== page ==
Lawmakers Want to Give Mississippi’s Flag a Face Lift

By N. Jamiyla Chisholm Jun 10, 2020

For 126 years, Mississippi’s state flag has included the Confederate flag emblem and on June 8, a bipartisan group of lawmakers from the state drafted a resolution to have the emblem removed, Mississippi Today reports.

According to Mississippi Today, about a dozen lawmakers from both sides of the Statehouse aisle met about changing the flag—the only state flag in the country to use this divisive symbol—and then met with Speaker of the House Philip Gunn (R-Miss.), who unsuccessfully advocated for revising the flag in 2015. If the resolution passes, lawmakers would swap in the Stennis Flag instead.

Yet the push faces real resistance by Mississippi’s governor Tate Reeves who said he thinks citizens should be the one to decide, not lawmakers. “I spent much of 2019 telling the people of this state what I believe is there is going to come a time at some point I’m sure, when the people of Mississippi are going to want to change the flag,” Reeves told Mississippi Today. “My position is, when they want to do that, it should be the people that make that decision, not some backroom deal by a bunch of politicians in Jackson.”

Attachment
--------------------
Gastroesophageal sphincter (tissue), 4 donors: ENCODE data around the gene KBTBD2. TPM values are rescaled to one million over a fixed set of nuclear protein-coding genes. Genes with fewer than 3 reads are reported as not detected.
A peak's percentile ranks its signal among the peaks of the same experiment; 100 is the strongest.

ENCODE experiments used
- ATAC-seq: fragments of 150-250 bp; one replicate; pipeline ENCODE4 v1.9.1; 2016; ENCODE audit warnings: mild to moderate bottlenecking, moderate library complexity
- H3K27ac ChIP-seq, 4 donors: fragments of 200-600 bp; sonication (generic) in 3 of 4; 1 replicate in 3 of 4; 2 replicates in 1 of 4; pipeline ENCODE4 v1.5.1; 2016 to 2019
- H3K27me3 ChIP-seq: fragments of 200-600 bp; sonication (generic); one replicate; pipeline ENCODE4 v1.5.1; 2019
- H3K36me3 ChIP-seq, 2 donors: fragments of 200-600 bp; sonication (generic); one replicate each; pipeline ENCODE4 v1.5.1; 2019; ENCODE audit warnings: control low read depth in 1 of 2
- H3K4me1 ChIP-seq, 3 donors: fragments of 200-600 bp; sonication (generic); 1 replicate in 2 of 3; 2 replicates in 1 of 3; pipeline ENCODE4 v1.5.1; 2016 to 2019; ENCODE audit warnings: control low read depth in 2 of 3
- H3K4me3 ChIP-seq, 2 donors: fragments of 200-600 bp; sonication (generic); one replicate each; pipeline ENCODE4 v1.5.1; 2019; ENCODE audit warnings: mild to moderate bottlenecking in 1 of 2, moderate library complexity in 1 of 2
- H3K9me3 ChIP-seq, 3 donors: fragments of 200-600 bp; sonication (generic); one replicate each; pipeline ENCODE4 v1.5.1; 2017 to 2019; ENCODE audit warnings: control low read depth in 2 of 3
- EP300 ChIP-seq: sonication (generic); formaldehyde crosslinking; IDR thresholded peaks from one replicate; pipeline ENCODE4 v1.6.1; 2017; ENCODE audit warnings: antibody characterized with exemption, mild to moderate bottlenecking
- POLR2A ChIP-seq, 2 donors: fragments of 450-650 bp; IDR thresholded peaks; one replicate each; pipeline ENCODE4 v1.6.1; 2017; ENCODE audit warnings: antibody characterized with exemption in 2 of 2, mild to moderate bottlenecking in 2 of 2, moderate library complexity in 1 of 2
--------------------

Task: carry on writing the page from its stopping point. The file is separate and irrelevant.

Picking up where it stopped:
In response, actress Aunjanue Ellis, who grew up in the state and still resides there, released a video on Instagram yesterday (June 9), and spoke directly to the governor’s wife, Ellie Reeves, about the flag’s painful history. “The reality is that flag has been at the site of church burnings, church bombings, assassinations, shootings,” said Ellis. “There are photos of little White children waving that flag during meetings of the White Citizens’ Council when the council made and instituted policies of segregation. It is a shared iconography of the Ku Klux Klan, a terrorist organization no better than Al Qaeda.”